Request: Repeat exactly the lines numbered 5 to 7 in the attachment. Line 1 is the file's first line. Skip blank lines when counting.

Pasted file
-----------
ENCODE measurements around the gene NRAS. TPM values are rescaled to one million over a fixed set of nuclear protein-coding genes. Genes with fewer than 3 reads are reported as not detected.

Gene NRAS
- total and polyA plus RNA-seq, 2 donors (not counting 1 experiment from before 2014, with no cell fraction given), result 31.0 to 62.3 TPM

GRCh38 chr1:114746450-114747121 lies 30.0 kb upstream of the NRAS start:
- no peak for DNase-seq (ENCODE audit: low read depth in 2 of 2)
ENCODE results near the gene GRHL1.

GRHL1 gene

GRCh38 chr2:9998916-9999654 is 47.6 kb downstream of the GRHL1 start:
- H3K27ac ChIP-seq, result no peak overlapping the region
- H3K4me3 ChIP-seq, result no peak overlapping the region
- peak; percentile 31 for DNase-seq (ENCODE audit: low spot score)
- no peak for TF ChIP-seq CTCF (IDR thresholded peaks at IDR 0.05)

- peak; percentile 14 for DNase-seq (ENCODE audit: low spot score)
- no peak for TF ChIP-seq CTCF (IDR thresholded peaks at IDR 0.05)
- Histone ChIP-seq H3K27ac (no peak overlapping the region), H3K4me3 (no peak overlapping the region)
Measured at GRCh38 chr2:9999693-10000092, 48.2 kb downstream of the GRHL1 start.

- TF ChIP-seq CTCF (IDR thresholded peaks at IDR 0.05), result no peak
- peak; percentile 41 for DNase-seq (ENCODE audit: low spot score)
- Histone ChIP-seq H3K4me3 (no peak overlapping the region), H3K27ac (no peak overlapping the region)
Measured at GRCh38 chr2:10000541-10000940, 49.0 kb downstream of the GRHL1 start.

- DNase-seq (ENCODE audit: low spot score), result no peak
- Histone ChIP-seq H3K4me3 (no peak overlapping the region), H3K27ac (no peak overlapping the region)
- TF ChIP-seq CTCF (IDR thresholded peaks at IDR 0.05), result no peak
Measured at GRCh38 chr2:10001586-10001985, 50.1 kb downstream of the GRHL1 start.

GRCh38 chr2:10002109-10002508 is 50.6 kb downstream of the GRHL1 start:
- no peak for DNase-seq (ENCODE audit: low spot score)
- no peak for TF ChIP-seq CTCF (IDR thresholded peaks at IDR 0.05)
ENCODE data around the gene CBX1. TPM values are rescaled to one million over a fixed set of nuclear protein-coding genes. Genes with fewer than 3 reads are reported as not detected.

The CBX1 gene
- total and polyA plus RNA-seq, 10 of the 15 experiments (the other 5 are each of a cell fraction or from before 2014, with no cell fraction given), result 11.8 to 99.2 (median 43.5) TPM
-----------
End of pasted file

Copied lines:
- no peak for DNase-seq (ENCODE audit: low read depth in 2 of 2)
ENCODE results near the gene GRHL1.

GRHL1 gene